After the tour we ate in a lodge nearby that was built in the early 20th century for a meeting of world leaders. It had a very nice view of Zipaquira.

In the evening I had a little excitement as I tried to check in for my flight to Rio. The first thing they asked for was my yellow fever vaccination certificate. Huh? Apparently Brazil required this from everyone who stayed for more than 24 hours, and the airline issuing the ticket was supposed to tell me! Of course that was a different airline from the one I was attempting to fly, and their offices were closed for the day. I asked about getting the vaccination the next day and flying that evening, but one had to wait for 10 days after being vaccinated to travel. I pretty much resigned to flying back to Florida when a local entrepreneur came to my rescue: for a modest wad of greenbacks he provided me with a certificate, the already closed flight suddenly opened, and half an hour later I was sitting on board en route to Rio!


Brazil



I spent 6 days in Rio, staying in Copacabana, mostly hanging out with Matt and Adri, and all the good folks from Matt's family who came down for the wedding. We checked out all the obligatory tourist sites, and some of us also explored some of the less touristy areas of the city.
Of the touristy sites, I liked Corcovado the best. Corcovado is the famous peak in Rio with the Jesus statue on top - 710 meters / 2100 feet high. The view from this height is just incredible, except when a clouding is passing through, in which case you are just enveloped in a thick cloud!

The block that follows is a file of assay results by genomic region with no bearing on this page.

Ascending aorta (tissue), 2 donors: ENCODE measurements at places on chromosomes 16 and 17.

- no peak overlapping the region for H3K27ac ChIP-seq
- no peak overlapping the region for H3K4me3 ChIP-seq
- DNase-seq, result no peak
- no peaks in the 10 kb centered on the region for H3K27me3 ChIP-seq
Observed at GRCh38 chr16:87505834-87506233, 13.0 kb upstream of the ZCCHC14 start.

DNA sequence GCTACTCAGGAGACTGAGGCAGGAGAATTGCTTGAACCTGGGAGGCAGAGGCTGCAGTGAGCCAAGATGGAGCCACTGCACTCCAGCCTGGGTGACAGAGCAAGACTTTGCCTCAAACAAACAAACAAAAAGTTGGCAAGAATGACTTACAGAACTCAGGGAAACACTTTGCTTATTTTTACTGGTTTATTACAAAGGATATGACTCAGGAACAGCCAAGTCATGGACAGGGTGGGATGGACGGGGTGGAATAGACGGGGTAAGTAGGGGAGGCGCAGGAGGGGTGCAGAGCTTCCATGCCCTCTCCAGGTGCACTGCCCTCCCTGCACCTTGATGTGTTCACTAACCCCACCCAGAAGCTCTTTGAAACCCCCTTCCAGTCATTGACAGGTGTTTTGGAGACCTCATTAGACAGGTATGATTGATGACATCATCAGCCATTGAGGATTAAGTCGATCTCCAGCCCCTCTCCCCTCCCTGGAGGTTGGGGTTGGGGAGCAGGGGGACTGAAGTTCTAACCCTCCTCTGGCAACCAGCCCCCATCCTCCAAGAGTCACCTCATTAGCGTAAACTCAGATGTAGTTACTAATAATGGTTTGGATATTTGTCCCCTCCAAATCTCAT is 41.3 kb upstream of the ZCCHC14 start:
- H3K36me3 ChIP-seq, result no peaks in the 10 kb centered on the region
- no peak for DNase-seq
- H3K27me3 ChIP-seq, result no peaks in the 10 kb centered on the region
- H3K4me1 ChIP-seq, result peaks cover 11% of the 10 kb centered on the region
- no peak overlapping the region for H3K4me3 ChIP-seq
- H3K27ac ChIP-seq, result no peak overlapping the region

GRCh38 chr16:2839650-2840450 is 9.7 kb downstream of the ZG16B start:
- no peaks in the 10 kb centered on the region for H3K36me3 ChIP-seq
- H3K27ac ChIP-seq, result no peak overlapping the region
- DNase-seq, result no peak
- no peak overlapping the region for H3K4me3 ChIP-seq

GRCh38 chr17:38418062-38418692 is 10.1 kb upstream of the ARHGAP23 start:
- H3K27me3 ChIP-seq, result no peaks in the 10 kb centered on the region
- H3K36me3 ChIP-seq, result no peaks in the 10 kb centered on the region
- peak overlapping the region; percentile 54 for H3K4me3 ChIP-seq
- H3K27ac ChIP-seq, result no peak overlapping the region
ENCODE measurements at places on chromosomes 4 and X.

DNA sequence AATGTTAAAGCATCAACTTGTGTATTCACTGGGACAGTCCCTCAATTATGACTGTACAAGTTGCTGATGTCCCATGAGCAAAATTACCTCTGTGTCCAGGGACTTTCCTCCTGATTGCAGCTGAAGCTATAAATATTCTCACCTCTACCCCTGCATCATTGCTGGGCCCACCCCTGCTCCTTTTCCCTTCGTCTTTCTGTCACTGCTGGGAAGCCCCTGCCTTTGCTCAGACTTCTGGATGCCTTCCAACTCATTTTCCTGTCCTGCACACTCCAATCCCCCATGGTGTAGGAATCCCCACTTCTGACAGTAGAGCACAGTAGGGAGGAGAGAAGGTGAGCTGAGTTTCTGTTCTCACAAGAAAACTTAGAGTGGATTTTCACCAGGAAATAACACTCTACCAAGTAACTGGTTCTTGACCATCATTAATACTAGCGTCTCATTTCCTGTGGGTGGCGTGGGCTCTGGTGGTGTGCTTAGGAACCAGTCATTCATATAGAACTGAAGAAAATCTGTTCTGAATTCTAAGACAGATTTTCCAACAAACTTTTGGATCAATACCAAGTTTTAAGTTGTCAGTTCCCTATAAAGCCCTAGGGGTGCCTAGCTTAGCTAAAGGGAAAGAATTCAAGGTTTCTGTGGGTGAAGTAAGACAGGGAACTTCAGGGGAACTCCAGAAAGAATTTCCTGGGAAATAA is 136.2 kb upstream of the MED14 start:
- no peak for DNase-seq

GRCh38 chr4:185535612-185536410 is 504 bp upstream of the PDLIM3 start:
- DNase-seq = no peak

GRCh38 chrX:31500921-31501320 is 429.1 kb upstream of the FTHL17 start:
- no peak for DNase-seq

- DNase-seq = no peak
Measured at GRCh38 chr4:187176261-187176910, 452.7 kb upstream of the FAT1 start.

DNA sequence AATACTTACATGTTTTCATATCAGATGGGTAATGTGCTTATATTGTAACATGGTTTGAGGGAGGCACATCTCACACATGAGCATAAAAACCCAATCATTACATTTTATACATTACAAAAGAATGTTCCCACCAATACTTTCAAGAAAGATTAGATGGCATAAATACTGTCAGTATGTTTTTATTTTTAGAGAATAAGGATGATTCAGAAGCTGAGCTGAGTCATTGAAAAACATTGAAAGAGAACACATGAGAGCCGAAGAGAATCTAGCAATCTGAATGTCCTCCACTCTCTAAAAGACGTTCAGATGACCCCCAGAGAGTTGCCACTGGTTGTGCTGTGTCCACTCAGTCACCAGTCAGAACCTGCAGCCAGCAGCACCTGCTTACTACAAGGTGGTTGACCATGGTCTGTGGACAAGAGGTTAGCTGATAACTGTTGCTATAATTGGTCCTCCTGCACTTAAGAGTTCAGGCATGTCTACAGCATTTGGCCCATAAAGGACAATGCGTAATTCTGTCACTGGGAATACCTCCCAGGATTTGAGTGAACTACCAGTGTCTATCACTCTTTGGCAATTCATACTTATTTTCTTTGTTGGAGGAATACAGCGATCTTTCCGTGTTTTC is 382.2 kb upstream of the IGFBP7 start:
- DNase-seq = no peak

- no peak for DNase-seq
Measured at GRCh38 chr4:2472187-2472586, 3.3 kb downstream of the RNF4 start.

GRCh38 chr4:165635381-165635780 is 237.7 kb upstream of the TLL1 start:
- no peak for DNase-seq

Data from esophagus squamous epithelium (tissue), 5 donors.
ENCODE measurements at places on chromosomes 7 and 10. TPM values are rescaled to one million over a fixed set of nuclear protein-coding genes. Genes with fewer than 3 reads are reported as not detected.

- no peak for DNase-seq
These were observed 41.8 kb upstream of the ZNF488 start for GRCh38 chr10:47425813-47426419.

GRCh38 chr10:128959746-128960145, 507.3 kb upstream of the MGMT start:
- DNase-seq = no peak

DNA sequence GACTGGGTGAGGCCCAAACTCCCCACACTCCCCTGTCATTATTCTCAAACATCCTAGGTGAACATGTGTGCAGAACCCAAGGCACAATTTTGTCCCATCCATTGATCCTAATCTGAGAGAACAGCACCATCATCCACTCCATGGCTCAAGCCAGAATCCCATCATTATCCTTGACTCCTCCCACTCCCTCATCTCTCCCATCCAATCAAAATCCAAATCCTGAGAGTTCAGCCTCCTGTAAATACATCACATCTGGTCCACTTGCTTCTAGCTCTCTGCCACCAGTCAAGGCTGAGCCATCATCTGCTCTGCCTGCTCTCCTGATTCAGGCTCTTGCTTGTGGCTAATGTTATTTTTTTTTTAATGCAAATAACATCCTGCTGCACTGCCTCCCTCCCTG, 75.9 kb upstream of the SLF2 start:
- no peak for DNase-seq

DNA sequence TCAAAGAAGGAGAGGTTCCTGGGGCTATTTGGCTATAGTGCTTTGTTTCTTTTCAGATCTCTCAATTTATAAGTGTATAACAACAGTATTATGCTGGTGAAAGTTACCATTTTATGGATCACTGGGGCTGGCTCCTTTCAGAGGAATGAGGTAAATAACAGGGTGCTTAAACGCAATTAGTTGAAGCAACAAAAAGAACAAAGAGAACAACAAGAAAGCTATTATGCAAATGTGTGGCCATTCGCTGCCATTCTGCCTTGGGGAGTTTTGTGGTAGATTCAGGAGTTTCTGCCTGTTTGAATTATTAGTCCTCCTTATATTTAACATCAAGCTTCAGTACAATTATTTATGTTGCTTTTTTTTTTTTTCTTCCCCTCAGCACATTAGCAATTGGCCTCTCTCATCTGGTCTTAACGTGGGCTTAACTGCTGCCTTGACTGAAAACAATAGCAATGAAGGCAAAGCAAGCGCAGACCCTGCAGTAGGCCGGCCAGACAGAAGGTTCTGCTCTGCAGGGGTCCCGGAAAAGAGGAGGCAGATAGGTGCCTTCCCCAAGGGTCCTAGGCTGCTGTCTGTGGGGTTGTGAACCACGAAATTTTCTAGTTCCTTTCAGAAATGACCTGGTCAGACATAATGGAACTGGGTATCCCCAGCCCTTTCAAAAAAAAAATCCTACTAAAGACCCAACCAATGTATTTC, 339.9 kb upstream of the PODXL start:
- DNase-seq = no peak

Here are some pics I took from there:


The other place with great view in Rio is the Sugarloaf, or Pao de Azucar: it is a huge rock formation jutting out right by the sea. It is not nearly as high as Corcovado, but still quite high given the surrounding flatness of the ocean and the beaches. Here are two pics I took of Corcovado, the first on the way there, the second at night from Cocacabana:


And here are some pics I took from the Sugarloaf:



One of my favorite off-the-beaten path places in Rio was Santa Teresa, and turn-of-the-century neighborhood that was home of the well-off middle class, then fell into disrepair, and now is making a comeback, with artist colonies and such. The architecture is interesting, the cobblestone streets are quaint, and the streetcar is just awesome, ancient and full of character.



We had feijoada, the typical Brazilian lunch dish (awesome!) for lunch at a local pub, really old and full of character:



On our way out we descended these stairs (it's actually a street called Celaron) that have been decorated by an artist over the years with all kinds of tiles from all over the world:



More on our adventures in Rio will be added as I have time!
Until then, here are the rest of the Rio pics:



From Rio we all flew to Sao Paulo for Adri and Matt's wedding. More of the story coming later for now here are the pics:



I stayed In Sao Paulo for only two days, and after the wedding went to Itatiaia where Adri's dad, Haroldo, manages a hotel in the mountains. I spent 3 wonderful days in the semi-tropical forest there before taking the bus back to Rio for my flight back to Florida.
Here are the Itatiaia pics: